3. Acting in a manner either professionally or privately that would bring the NCH into disrepute.
In practise members agree to the following:
1. Professional Indemnity Insurance.
This is a prerequisite for any Hypnotherapist to practice and must be maintained by the practitioner. It is recommended that it should be an agreed adequate minimum cover.
2. Relationship with the NCH
Hypnotherapists shall keep the NCH informed of:
a. changes to personal details, eg. name, address, phone number, practise name etc.
b. changes to qualifications, including lapses of time limited certification and ongoing training / development.
c. any criminal (ie crimes against society, the person and property, excluding motor offences except those including alcohol, personal safety and failure to have the correct documentation) or civil judgements
d. business associations with any other body from which conflict with their membership of the NCH may arise.
They should also respect all other medical / health-care professionals’ status and the boundaries of their professional remit.
3. Supervision / Peer Support.
The Hypnotherapists of licentiate level of membership shall at all times:
a. be supervised by a practitioner suitably qualified in supervision*
b. Hypnotherapists of registered or accredited level of membership shall at all times:
c. be supervised AND/OR
d. be an active member of a peer support group.
The Hypnotherapist should also be prepared to share information necessary for the continuing treatment of clients by other health-care professionals, where there is an overlap or hand on of care. This should not be a reason to dilute the standards of confidentiality.
4. Provision of a Contract
All therapy is undertaken as a result of a contract between the client and the therapist. It is preferable that this should not be a verbal contract which is loose and open to abuse and misinterpretation or dispute. It should preferably be a written contract. Such a contract should include statements of cost per session or whole course of therapy, confidentiality, the client’s right of access to the complaints procedure of the NCH and the fact that there can be no guarantee of a ‘cure’. The inclusion of a clause that defines the scope of confidentiality, within therapy raises it from a Common Law duty to Contractual Limitation and duty to deliver. (Thus it becomes easier for all parties to understand their rights and duties within the therapeutic relationship and lowers any risk of abuse or misunderstanding.)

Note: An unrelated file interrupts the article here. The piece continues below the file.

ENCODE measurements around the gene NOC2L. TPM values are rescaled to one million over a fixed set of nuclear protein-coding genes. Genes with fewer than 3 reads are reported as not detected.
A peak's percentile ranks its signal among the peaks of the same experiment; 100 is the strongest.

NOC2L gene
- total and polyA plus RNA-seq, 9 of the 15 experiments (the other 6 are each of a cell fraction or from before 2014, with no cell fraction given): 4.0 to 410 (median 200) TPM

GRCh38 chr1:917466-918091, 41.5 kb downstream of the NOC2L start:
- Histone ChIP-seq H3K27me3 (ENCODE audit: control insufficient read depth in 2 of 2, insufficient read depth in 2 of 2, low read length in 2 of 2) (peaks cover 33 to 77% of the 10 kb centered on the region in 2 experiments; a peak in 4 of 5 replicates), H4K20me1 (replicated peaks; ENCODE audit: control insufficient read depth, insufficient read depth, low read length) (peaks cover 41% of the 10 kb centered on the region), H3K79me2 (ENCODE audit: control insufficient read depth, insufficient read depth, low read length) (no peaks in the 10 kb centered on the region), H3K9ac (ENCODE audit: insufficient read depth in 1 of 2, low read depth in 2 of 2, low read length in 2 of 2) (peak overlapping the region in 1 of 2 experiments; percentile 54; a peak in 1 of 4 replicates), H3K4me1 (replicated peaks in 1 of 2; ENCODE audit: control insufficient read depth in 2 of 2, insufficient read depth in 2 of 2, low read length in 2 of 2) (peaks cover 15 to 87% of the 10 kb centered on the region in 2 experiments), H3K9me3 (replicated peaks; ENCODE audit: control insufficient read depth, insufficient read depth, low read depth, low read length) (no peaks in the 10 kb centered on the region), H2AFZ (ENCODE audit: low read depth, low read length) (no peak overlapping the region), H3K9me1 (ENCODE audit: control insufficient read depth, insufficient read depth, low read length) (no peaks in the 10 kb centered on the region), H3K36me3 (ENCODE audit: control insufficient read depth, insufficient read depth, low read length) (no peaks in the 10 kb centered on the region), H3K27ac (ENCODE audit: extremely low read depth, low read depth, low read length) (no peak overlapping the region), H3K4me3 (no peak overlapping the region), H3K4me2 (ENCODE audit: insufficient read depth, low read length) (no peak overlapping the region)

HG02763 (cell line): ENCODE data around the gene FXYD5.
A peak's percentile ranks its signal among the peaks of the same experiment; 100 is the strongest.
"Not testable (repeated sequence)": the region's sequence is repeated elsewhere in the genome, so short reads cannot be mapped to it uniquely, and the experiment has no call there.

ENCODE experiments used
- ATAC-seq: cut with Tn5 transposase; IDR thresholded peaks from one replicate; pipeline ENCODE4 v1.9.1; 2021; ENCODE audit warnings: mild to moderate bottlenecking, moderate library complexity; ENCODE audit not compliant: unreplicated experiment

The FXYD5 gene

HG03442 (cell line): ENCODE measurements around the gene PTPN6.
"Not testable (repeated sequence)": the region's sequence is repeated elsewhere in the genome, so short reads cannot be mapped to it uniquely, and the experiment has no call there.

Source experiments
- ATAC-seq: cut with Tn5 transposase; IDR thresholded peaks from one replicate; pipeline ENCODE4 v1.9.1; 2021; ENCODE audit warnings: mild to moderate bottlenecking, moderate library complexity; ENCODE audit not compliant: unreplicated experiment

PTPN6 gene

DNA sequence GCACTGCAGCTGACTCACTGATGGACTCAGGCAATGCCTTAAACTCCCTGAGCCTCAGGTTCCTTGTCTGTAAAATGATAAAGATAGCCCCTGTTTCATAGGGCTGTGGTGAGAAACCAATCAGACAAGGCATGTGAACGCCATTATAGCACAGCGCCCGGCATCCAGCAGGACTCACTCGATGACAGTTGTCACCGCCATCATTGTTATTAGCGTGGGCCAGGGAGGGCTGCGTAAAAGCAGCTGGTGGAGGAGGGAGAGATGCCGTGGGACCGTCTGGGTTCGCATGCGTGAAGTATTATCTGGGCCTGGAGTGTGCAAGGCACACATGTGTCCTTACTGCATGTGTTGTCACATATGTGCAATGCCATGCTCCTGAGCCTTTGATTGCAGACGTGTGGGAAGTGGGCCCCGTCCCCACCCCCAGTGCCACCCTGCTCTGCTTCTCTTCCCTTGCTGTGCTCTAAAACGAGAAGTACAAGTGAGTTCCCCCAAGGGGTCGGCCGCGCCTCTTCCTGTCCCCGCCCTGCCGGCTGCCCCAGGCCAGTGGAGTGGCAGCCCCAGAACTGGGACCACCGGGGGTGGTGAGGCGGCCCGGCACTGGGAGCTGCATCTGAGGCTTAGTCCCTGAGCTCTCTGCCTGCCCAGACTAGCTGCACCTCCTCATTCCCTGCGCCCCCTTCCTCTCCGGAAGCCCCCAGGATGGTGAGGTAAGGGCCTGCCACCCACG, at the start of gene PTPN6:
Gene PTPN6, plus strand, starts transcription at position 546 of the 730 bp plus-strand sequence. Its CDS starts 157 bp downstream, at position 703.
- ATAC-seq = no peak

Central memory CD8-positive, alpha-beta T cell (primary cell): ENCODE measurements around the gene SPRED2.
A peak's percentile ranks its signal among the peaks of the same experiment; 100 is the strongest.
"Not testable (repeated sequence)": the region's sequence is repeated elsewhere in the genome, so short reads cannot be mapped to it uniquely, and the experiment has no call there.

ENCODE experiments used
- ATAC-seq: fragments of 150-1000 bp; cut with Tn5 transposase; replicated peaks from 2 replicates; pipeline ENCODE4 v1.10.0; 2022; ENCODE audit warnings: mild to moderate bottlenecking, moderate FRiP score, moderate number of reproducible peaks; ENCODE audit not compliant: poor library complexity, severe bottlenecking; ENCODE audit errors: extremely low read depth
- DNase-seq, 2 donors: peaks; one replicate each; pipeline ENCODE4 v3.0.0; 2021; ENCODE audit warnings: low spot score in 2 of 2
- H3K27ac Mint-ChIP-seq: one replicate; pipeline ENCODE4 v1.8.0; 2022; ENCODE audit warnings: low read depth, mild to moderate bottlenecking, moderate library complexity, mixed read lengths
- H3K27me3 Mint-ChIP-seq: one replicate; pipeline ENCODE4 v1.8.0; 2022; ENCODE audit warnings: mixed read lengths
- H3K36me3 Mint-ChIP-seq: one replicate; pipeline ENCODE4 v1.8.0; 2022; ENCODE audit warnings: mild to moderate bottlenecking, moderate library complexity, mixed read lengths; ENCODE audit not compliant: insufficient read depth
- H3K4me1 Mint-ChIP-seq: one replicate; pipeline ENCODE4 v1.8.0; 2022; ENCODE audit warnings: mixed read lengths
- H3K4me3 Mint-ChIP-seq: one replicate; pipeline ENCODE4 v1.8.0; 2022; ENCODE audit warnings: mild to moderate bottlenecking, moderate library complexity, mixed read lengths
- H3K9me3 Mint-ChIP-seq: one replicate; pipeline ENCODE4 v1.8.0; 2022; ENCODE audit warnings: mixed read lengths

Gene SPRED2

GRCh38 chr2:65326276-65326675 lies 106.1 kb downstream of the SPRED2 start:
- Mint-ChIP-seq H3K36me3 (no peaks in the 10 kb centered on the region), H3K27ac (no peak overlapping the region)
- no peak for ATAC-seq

5. Maintenance of Records/Notes and Recording Sessions.
It is recommended that case notes must be maintained to include personal details, history, definition of the presenting issue, program of therapy (as agreed between client and therapist) and a copy of the contract, as well as session/progress notes. These should be maintained as hard copy and any use of computer records should be with the client’s agreement and within the terms of the Data Protection Act. Audio and video recording (with time coded tracking) of sessions are a safeguard to all parties in respect of abuse and false allegations of such, as well as being an aid to recording the process of therapy. As such it would be preferable that they become a routine procedure and must be disclosed to clients and carried out with their advised consent.
6. Workplace/Consulting Rooms
Facilities should be provided within guidelines as agreed between the NCH and UKCHO for such standards, when operating from permanent premises. These shall include any consulting room, used for the purposes of consulting with or conducting therapy, with any client, along with any reception or waiting areas associated with such rooms.
7. Display of Credentials
Only valid qualifications and certificates issued in respect of relevant courses or training events or certificates of registration/accreditation as issued by professional governing bodies may be displayed. THIS DOES NOT INCLUDE TESTIMONIALS OF ANY FORM.
All Hypnotherapists are subject to and amenable to the Complaints and Discipline procedures of the Council. They shall also make all clients aware of their rights of access to such procedures.